Some degree of détente could be good for the senator’s presidential prospects. Where Senator Rand Paul started making alliances with the establishment long ago, Cruz embodies the conservative base’s distrust for Republican leadership. Though that sounds like a useful reputation in a Republican primary, you get the sense that Cruz doesn’t quite have the public image he wants.
As he tells it, his fights with leadership have taken place mostly because of his unwillingness to play Washington games.
“What I have tried to do since the day I was elected to the Senate is two things: Do what I said I would do and tell the truth,” he says. “It says something about Washington that those are viewed as such radical courses of action.”
For instance, he refused to grant unanimous consent to a procedural measure that would have allowed Democrats to raise the debt limit in February without any Republican votes, forcing some Republican leaders to vote for the measure — because Cruz was unwilling to support the increase himself.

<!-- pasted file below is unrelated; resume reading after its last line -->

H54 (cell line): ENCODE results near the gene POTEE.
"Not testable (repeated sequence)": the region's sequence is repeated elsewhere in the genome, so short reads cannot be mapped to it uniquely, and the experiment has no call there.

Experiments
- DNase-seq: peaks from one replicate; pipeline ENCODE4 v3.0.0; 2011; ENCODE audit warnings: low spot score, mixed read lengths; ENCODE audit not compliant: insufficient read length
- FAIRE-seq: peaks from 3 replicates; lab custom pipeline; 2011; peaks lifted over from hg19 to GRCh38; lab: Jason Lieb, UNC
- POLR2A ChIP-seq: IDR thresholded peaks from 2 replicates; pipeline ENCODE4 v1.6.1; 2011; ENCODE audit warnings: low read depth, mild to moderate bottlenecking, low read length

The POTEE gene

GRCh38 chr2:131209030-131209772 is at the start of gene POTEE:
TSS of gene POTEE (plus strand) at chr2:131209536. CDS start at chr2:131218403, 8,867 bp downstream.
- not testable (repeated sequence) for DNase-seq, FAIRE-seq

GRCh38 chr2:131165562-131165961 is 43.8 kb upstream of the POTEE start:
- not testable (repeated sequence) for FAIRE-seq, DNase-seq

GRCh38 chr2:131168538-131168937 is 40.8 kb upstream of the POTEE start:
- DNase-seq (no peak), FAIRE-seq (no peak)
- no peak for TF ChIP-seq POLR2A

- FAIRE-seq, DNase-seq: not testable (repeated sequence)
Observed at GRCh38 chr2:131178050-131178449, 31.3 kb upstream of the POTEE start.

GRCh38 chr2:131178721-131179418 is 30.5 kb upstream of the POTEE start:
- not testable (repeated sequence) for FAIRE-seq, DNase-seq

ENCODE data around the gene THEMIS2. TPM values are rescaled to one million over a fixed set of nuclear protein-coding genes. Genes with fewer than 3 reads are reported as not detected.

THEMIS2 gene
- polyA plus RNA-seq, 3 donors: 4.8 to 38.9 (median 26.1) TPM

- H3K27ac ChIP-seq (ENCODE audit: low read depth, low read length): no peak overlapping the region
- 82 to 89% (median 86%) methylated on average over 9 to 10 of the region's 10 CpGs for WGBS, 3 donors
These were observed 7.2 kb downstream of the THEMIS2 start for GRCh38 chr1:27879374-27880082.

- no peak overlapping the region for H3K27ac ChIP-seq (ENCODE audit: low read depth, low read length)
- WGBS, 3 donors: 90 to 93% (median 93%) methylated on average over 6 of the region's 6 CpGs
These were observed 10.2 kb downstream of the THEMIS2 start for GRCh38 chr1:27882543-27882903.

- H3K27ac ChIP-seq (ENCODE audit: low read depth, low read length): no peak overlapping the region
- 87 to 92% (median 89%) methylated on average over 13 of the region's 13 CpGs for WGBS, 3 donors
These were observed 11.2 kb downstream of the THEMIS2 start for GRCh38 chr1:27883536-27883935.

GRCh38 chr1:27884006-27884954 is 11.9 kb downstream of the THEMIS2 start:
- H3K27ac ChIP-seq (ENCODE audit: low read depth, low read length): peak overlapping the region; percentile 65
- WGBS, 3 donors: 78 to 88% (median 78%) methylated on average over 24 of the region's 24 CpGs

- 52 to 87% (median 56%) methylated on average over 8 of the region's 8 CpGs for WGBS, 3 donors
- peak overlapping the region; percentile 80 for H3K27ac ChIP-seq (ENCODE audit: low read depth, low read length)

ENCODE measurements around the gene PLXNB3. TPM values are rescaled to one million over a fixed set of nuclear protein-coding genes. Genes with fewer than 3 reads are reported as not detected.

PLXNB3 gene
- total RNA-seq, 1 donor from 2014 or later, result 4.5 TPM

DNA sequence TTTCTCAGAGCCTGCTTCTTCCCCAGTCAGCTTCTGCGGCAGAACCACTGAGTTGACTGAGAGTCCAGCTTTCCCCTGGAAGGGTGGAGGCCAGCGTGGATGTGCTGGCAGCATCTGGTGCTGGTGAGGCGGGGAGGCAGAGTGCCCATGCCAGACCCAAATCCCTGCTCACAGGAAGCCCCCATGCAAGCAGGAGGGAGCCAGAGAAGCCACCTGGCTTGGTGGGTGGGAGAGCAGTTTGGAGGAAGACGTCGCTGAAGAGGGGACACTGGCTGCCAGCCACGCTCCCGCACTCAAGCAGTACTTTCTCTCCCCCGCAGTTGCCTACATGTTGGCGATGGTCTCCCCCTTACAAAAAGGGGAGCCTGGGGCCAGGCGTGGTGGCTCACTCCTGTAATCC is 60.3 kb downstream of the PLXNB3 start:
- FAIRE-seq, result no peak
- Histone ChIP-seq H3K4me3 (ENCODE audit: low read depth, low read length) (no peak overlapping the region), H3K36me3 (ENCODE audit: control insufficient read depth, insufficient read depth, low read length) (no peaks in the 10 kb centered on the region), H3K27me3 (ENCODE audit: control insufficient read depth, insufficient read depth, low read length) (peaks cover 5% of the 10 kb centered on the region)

Cruz has a well known reputation for hectoring Republican leaders, but he wants a political brand that has more general appeal.
He outlined ten priorities for the Republican Congress in a USA Today op-ed earlier this month, which touted several proposals dear to conservative activists — repeal of Obamacare, securing the border, congressional investigations of President Obama’s administration, and undoing Common Core — but didn’t put them at the top of the list. Rather, Cruz wrote: “First, [Republicans should] embrace a big pro-jobs, growth agenda.”
The legislative plan can even feel like an audition for a campaign in a year’s time. “Those who walk the corridors of power in the Obama administration have gotten fat and happy,” he says, adding that Republicans will reap political rewards for enacting conservative policies.
If Cruz loses the coming intra-party debate, he’ll have even more anti-establishment cred come primary season. If he wins, he’ll have something of a legislative record for the primaries and the general. Either way, Cruz’s plan to spar with Republican leadership in 2015 looks to be precisely calculated for 2016.
— Joel Gehrke is a political reporter for National Review Online.